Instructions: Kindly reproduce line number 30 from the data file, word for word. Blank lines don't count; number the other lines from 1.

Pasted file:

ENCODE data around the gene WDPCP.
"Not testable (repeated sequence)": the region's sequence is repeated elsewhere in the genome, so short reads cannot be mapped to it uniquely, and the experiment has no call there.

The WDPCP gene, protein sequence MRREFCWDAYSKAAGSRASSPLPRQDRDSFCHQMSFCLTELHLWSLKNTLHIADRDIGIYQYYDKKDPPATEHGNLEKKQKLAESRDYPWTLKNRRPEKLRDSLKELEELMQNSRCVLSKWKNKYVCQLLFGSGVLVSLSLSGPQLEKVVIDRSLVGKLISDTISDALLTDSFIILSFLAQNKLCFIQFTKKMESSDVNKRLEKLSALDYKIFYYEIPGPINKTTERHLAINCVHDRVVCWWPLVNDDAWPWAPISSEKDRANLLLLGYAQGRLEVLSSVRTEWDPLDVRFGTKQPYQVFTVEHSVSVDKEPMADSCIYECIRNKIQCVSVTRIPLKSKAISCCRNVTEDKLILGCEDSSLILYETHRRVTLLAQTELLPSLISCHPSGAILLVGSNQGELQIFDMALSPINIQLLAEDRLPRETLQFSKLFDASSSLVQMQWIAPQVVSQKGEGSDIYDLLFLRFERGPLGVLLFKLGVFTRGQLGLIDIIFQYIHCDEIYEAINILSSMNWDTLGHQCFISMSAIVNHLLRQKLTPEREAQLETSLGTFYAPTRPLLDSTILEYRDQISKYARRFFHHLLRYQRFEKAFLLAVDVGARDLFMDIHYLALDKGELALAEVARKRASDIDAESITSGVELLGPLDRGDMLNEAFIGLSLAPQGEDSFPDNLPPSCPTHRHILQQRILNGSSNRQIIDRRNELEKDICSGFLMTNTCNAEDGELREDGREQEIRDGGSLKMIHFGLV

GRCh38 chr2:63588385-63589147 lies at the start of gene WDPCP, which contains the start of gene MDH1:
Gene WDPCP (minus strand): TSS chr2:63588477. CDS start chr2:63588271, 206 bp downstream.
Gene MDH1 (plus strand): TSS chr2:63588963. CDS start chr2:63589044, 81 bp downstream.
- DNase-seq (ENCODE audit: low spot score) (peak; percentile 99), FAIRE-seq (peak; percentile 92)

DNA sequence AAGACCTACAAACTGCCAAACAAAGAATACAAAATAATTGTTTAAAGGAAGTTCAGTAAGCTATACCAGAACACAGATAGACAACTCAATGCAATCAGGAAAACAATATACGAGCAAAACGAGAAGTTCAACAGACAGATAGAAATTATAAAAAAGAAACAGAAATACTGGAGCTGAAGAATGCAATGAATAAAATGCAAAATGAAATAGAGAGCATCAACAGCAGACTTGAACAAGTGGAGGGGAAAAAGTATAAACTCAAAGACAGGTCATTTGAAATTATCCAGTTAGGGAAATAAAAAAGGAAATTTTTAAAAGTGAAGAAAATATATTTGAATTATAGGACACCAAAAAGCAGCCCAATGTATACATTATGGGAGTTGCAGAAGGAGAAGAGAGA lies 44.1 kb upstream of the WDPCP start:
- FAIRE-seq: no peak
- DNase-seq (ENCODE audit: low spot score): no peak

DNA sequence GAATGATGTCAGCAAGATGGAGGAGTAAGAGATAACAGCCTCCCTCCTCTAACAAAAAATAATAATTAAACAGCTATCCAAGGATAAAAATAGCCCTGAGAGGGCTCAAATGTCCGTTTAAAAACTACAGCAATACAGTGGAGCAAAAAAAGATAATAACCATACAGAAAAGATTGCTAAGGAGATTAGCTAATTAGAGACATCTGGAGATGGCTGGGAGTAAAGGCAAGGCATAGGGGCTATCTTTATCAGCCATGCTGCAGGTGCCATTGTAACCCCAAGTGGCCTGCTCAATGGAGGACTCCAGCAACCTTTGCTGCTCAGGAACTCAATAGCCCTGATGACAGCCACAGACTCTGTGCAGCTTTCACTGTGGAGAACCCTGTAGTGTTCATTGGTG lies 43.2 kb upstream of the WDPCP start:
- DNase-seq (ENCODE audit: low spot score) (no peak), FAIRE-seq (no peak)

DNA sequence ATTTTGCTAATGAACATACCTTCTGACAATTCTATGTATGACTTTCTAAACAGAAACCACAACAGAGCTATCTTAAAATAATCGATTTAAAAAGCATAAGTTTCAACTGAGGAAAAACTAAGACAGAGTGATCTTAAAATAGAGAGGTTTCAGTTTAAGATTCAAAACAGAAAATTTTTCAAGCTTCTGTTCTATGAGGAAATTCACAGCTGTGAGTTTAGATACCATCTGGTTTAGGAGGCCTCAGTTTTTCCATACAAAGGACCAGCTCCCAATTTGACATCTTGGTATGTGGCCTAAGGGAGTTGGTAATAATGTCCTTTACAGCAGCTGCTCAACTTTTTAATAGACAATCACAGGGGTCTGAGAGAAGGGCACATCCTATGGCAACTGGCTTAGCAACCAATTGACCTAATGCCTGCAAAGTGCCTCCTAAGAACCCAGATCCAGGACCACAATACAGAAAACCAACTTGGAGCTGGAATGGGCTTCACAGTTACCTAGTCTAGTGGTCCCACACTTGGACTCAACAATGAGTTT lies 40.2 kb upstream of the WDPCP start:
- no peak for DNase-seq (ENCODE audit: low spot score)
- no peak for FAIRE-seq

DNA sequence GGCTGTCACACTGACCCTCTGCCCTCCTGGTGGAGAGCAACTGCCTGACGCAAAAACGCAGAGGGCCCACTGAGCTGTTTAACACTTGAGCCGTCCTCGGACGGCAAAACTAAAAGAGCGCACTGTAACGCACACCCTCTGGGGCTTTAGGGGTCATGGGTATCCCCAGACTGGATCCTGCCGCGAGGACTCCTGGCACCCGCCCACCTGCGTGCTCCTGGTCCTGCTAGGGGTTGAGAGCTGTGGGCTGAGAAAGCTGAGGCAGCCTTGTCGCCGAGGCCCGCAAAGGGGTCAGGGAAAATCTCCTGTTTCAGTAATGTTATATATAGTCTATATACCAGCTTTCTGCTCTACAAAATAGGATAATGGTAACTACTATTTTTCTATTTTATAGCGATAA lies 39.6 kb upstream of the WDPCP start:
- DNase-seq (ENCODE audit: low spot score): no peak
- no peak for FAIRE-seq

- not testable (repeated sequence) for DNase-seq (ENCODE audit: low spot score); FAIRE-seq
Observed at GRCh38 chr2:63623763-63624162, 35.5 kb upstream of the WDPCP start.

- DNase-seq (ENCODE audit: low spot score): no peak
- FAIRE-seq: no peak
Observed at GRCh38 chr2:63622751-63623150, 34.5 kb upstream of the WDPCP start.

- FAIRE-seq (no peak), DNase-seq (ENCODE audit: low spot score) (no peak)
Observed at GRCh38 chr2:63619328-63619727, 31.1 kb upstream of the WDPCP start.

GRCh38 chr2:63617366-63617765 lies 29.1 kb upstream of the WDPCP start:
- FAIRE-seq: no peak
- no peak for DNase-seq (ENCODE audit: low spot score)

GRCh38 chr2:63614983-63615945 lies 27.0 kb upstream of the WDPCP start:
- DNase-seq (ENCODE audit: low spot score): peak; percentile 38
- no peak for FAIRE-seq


- DNase-seq (ENCODE audit: low spot score): peak; percentile 38